NDP missed chance to fulfill promises

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Earlier this month, Alberta marked the second anniversary of the most recent provincial election.

I am eternally grateful to the people of Olds-Didsbury-Three Hills for entrusting me to represent our region. I vowed that day, and continue to this day, that I will put the interests of our families and our communities first.

As our official Opposition’s house leader, I have also been blessed with the opportunity to put our voice at the centre of the debate in our legislature.

It is a demanding role, made unnecessarily difficult by this government’s partisan agenda. In these days of turbulence, restoring a sense of composure to our political process is vital, and providing it is a duty I am proud to accept.

Sometimes I find it useful to take a step back from the day-to-day thrust and parry of politics to take a wider view. In recent weeks I have read several retrospectives of the NDP’s first two years in power.

The temptation in these articles is to judge the government entirely on its most divisive policies: things like the carbon tax, Bill 6, and significant changes in K-12 education. These are all important issues likely to factor in the next election, but they are not the entire story.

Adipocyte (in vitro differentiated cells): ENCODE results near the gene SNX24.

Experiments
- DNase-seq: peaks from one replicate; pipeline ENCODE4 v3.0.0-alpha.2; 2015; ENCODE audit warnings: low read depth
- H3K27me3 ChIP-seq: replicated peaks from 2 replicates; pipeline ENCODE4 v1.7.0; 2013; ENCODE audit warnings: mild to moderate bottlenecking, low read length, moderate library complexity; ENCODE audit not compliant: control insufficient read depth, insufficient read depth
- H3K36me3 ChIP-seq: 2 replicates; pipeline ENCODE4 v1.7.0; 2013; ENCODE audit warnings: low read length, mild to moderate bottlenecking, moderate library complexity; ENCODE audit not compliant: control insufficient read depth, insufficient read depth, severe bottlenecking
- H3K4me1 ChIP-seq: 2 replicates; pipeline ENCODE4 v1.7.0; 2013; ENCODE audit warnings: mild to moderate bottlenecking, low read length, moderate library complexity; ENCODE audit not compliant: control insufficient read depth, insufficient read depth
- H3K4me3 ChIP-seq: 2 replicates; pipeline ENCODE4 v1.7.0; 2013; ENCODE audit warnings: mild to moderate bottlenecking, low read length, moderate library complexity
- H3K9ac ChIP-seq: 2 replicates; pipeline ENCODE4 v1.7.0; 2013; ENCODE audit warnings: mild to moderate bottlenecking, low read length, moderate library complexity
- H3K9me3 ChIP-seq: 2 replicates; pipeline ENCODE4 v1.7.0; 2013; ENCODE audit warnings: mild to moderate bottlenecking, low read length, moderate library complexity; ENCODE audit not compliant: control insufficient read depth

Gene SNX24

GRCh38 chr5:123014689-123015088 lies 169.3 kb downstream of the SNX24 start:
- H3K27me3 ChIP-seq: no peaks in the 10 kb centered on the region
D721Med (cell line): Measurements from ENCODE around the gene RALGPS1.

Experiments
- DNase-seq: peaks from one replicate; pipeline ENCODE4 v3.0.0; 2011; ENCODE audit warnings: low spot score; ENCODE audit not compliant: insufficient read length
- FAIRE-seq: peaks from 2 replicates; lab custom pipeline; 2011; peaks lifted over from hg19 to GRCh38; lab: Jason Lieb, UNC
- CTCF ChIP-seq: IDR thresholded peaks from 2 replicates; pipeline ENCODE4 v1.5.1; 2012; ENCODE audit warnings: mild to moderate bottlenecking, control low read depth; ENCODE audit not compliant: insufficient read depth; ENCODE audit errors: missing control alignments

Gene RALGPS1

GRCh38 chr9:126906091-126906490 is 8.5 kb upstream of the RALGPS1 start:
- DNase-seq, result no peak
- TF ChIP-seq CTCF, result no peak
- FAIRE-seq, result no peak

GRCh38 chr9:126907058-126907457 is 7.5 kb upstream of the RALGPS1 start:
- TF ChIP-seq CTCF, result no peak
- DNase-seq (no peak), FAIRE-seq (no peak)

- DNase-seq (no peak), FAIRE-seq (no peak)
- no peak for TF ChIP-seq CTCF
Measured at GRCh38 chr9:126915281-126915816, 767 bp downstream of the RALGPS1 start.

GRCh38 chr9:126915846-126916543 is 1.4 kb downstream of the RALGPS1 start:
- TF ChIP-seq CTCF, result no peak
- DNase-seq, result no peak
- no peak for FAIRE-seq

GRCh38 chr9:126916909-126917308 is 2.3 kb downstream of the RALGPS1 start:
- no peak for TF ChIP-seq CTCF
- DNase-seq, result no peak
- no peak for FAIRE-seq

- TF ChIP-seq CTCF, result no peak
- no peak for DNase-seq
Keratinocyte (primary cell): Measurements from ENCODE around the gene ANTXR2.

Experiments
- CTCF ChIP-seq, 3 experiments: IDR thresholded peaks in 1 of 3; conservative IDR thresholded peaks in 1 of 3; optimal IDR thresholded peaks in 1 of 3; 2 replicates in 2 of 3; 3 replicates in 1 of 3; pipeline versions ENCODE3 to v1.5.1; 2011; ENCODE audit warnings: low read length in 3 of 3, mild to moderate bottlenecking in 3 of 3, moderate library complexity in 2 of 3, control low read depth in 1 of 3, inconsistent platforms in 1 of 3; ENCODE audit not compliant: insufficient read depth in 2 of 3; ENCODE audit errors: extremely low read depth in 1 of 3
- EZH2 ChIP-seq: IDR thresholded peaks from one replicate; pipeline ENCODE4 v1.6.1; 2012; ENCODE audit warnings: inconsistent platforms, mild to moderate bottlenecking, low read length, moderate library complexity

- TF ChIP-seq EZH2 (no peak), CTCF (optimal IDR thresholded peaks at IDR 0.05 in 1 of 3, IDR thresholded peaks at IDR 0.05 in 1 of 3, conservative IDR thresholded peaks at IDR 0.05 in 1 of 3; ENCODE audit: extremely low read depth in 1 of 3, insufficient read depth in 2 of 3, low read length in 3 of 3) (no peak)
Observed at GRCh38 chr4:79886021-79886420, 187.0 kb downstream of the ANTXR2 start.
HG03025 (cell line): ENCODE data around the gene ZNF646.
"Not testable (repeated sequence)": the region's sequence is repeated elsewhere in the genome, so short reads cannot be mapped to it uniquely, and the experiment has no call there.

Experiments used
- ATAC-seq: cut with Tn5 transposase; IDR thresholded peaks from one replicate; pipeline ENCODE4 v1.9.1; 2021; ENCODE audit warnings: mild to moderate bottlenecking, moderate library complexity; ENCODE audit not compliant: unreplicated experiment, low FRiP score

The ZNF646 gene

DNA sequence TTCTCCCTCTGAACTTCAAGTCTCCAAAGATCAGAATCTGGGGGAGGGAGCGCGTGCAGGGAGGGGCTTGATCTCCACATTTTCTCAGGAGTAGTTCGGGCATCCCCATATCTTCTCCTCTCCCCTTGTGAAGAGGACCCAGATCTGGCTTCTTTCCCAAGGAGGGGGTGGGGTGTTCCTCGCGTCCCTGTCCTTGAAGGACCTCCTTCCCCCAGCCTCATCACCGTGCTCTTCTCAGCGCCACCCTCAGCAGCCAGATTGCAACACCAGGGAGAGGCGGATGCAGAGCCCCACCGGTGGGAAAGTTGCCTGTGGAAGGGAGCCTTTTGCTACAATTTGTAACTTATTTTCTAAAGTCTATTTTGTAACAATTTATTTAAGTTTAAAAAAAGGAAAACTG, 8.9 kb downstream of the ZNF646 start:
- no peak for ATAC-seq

It is important to recognize that during the 2015 campaign, our parties agreed on several key issues. For instance, we agreed on cleaning up cronyism in government. We agreed on restoring Albertans’ property rights. We both sought shorter health-care and ambulance wait times.

We did enjoy some initial success. Bill 1, banning corporate and union political donations, was long overdue.

However, since that time, little progress has been made on issues of mutual agreement. Health-care wait times continue to grow, and rural ambulance response times remain a major concern. The government has offered nothing on property rights.

And the government’s about-face on cleaning up government has been astonishing. Not only has the NDP voted against recall legislation, but also routinely interferes with freedom of information requests and has made numerous political appointments to non-partisan positions within the public service.

I suppose we could offer the Notley administration some benefit of the doubt, considering that Alberta’s next election is supposed to be two years away. However, this government has yet to indicate if it even intends to comply with Alberta’s fixed election date.

As we move towards the next provincial election, I hope the Notley administration takes some time for a little retrospection and self-evaluation.

It’s one thing for a government to disagree with the Opposition. It is another thing for a government to turn its back on its own platform positions.

– Cooper is the MLA (Wildrose Party) for the Olds-Didsbury-Three Hills constituency.

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